Workplace bullying is a growing problem in the American workplace and the Nursing Profession no exception. Addressing workplace bullying and its impact on the nursing profession is paramount to upholding patient safety and decreasing nursing attrition rates. Defining the problem is the first step in addressing it. In the past, workplace bullying was referred to as “Nurses eating their young.” There are many names for the various levels of workplace bullying like horizontal and lateral violence, hostility, mobbing, and verbal abuse. Bullying actions can take place overtly or covertly. Nurse-to-Nurse bullying is known to occur during interaction communications and manifests by withholding information, intimidation, threats, verbalizing harsh innuendo and criticism, and undermining personal values and beliefs (Rocker, 2008). Power disparities are also a source of bullying. For example, using charge position for controlling staff assignments, reporting coworkers for perceived lack of productivity, placing others under pressure to achieve impossible deadlines, and withholding knowledge for policies and procedures (Rocker, 2008). Outright actions of yelling at coworkers and refusing to mentor new staff with their practice are also considered bullying behavior.
Even though workplace politics exists in every profession, the effects of horizontal violence, or bullying, in nursing is a costly behavior. Nurses feel devalued in the workplace and experience psychological effects. Patients are likely to experience less favorable outcomes, and
Acts of incivility such as bullying, lateral violence, or harassment in the work place negatively affects nursing performance, mental health, and retention within an organization or even the profession of nursing (Warrner, 2016). A policy in the American Nurses Association (ANA) proclaims that the nursing profession will not tolerate violence of any kind from any source (ANA, 2015b). The Code of Ethics for Nurses by ANA requires nurses to promote an ethical environment and culture of civility with an emphasis on treating all parties with dignity and respect (ANA, 2015a). A study conducted in a rural Kentucky hospital’s medical- surgical units concluded that educational trainings in itself did not reduce the frequency of experiencing incivility in their unit (Armstrong, 2017). Nevertheless, nurses in the study reported that educational trainings increased their ability to recognize and appropriately respond to workplace incivility (Armstrong, 2017).
In a health and social care setting bullying can be lead to a nurse or socialwoker e.g. who is verbal bullying an elderly patient with sexual orientation. calling them names because of their orientation sex such as stupid, smelly, you look like a girl . Or boy. This will effect the patient physical, emotionally and
Lateral violence also known as horizontal violence, incivility, or bullying has been a phenomenon researched for over three decades according to nursing researchers. This paper aims to discuss the impact that lateral violence has on the work environment, teamwork, self esteem, and patient care. Lateral violence is a phenomenon that has negative implications on the nursing profession due to the fact it can be avoided but still occurs. Lateral violence has been defined as any unwanted abuse or hostility within the workplace and “nurses covertly or overtly directing their dissatisfaction inward towards each other, towards themselves, and toward those less powerful than themselves (Griffin, 2004, p. 257), as quoted by (Roberts, 2014, p.36). According to Sanner-Steieh and Ward-Smith (2014) “lateral violence may be verbal consisting of persistent criticism, gossiping, yelling or berating; or nonverbal consisting of behaviors of undermining, sabotaging, clique formation, failure to respect privacy or confidences, and assigning unmanageable workloads”. Lateral violence has negative implications that directly affect patient care because it creates high incidents of nurse turn-over which results in hospitals often being short staffed, the nurses on shift work longer hours with bigger caseloads, and the patient’s are the ones who experience an unsatisfactory quality of care. Studies estimate that 44% to 85% of nurses are victims of lateral violence and up to 93% of nurses report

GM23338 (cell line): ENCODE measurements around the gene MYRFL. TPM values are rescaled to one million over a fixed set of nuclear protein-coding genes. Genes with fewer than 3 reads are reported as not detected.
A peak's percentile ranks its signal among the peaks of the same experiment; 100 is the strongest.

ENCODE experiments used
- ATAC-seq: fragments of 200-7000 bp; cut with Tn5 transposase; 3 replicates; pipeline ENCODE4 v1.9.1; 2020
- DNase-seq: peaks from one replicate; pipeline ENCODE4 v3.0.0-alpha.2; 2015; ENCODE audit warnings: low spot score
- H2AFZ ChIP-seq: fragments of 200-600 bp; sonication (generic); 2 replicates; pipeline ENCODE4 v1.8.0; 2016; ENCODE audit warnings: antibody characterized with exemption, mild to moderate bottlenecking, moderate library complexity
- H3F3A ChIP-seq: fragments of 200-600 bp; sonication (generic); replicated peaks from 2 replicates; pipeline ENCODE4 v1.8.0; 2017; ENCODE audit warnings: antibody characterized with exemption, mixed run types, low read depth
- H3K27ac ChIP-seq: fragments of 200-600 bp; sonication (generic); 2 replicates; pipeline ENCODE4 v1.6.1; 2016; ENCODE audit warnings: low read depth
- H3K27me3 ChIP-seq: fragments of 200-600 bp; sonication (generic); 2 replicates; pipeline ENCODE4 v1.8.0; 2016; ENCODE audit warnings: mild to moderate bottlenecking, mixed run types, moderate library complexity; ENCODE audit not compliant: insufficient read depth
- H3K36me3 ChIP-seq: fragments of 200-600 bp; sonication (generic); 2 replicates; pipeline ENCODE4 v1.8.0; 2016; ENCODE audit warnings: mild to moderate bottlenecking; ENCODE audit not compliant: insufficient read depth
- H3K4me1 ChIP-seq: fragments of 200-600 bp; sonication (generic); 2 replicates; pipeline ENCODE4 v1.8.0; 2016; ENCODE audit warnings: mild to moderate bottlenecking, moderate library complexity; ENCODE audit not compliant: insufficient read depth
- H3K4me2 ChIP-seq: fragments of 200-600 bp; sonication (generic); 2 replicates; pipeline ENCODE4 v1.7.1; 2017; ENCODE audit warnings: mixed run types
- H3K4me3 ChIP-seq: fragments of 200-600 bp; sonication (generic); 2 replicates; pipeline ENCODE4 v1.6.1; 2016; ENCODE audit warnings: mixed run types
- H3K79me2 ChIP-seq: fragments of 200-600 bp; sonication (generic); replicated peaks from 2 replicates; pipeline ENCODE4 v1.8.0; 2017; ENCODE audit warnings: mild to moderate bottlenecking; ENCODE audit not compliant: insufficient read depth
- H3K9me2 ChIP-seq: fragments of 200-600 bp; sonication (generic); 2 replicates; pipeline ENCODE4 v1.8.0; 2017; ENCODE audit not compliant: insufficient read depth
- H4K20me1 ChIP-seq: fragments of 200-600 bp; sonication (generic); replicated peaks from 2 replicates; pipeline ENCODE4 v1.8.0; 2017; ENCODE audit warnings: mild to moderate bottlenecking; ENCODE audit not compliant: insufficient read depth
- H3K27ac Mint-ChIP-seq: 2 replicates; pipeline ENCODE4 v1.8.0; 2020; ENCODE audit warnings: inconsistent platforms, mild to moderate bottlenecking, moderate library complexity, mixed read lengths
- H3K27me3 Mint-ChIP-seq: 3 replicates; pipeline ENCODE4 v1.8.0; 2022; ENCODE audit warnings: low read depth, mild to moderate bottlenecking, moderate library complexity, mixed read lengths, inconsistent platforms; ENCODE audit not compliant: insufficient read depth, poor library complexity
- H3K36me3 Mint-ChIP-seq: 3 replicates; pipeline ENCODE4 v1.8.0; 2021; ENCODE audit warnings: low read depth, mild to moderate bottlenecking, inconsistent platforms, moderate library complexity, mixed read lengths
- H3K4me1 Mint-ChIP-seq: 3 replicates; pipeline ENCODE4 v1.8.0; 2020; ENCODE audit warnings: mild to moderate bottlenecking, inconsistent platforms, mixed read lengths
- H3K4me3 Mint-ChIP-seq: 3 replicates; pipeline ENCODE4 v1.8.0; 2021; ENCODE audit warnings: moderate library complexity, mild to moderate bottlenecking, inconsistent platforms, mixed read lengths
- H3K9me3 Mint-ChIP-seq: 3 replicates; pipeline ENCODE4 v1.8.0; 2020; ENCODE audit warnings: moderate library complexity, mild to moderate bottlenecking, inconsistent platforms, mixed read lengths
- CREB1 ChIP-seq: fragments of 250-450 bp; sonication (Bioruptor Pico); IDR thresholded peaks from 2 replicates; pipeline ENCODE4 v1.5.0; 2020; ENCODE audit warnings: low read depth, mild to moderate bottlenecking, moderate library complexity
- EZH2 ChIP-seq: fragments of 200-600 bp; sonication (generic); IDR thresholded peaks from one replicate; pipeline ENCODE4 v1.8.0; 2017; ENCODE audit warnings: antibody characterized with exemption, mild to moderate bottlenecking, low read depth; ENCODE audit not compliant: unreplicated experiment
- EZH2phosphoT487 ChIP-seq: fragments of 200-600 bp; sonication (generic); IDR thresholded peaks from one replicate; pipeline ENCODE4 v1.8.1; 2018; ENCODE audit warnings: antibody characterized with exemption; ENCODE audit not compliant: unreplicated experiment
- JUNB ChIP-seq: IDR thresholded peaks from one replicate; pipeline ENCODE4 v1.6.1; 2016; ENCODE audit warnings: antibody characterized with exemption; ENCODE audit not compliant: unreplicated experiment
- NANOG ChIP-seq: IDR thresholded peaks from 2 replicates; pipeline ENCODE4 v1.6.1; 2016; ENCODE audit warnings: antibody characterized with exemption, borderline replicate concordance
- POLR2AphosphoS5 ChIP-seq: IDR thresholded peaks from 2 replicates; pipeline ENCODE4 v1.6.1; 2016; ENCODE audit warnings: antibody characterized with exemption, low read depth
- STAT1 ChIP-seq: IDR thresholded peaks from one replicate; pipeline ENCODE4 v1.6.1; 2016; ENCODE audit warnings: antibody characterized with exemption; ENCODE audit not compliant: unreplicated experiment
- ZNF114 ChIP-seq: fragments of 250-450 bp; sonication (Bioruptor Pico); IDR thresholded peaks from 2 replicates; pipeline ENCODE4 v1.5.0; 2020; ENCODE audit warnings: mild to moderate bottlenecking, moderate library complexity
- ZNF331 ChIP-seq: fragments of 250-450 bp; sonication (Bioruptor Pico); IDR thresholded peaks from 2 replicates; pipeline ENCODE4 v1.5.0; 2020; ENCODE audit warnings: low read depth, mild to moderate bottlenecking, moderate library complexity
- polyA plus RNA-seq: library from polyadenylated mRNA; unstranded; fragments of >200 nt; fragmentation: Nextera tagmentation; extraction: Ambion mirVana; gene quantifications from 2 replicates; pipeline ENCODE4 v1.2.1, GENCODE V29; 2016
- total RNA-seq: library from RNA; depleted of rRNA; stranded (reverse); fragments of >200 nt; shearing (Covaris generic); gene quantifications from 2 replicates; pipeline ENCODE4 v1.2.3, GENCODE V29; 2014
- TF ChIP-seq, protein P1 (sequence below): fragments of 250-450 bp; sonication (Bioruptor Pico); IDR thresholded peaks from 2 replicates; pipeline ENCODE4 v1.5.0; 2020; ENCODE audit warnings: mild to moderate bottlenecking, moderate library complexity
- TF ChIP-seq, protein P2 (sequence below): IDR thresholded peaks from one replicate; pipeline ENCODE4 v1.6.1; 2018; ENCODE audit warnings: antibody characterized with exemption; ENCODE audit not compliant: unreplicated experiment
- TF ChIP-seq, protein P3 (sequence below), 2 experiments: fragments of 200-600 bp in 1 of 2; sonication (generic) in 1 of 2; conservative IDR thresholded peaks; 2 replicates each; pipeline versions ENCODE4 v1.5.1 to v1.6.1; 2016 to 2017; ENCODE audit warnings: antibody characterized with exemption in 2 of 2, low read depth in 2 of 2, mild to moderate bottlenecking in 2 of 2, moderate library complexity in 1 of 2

Typically, when someone thinks of a bully, childhood memories of scuffles on the playground come to mind. Bullies are not usually people that are associated with adult life. However, nursing has changed this stereotypical view. For many nurses, bullying may be as great a threat every day at work as it was when they were in grade school. This threat is because of what is termed as horizontal or lateral violence in the workplace, and it is a surprisingly, prominent issue in the field of nursing. Furthermore, horizontal violence is a detrimental problem in nursing due to its damaging and negative effects on nurses and the nursing profession as a whole.
Most nurses don’t wake up in the morning with the intention of bullying their coworkers and likely don’t even realize when they are participating in destructive behaviors. The article “Sadly Caught up in the Moment: An Exploration of Horizontal Violence” (2012) provides a list of behaviors that constitute horizontal violence. The article discusses findings of how prevalent these behaviors are and how surprised the nurses surveyed were to discover that they themselves had either participated in or been victim of almost all
A recent study found that new graduate nurses experience bullying only every now and then. However, a study on workplace incivility found that nurses reported very little workplace incivility from their supervisors or their colleagues. Which can mean it is possible that most nurses do not experience workplace mistreatment, but that it is a frequent experience for a small minority. Another possibility is that most nurses do experience workplace mistreatment, but only infrequently. Findings from Lewis and Malecha (2011) support this second perspective: their study showed that 85% of nurses reported experiencing workplace incivility in the last 12
Reporting a witness bullying is the right thing to do; reporting of workplace bullying is very vital. It does not only affect the nurse being bully and also affects the witness, decrease in work productivity which in turn leads to decline in patient care. Nurse to Nurse bullying has many detrimental consequences, not only in terms of the health and well-being of the nurses involves, but also in terms of the safety of patients. The bully victim has the fear of going to work, bringing about high nurse turnover and cost for the organization. (Castronovo, Pullizzi, & Evans, 2016)According to a financial report, the financial costs associated with increased staff turnover can be significant. Based on national average salaries provided,